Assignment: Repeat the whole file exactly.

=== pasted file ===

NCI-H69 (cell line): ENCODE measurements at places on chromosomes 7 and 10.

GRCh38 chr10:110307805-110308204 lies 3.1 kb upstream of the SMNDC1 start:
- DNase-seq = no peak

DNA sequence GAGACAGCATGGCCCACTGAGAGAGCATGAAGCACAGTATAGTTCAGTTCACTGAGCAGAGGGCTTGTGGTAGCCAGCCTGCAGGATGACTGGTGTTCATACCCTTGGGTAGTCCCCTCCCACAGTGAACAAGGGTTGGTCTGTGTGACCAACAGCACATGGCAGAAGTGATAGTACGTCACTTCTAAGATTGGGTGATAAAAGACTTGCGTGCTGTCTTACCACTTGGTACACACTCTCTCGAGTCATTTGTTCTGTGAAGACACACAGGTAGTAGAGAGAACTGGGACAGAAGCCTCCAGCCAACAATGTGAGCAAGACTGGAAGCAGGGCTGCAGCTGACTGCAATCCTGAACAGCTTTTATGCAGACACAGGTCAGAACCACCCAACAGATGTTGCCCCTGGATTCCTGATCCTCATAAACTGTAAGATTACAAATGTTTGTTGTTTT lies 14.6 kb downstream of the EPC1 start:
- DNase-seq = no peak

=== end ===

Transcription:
NCI-H69 (cell line): ENCODE measurements at places on chromosomes 7 and 10.

GRCh38 chr10:110307805-110308204 lies 3.1 kb upstream of the SMNDC1 start:
- DNase-seq = no peak

DNA sequence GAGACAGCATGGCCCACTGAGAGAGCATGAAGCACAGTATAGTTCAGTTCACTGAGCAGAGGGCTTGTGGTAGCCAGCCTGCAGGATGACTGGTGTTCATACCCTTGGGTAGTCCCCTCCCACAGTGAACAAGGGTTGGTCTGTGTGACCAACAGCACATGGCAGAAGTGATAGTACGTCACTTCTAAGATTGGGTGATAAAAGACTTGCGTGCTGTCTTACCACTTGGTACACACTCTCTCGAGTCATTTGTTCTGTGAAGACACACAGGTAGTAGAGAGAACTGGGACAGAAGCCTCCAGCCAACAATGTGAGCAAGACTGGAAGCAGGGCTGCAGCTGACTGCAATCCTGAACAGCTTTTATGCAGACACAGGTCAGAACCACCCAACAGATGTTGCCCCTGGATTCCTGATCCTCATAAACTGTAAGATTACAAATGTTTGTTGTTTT lies 14.6 kb downstream of the EPC1 start:
- DNase-seq = no peak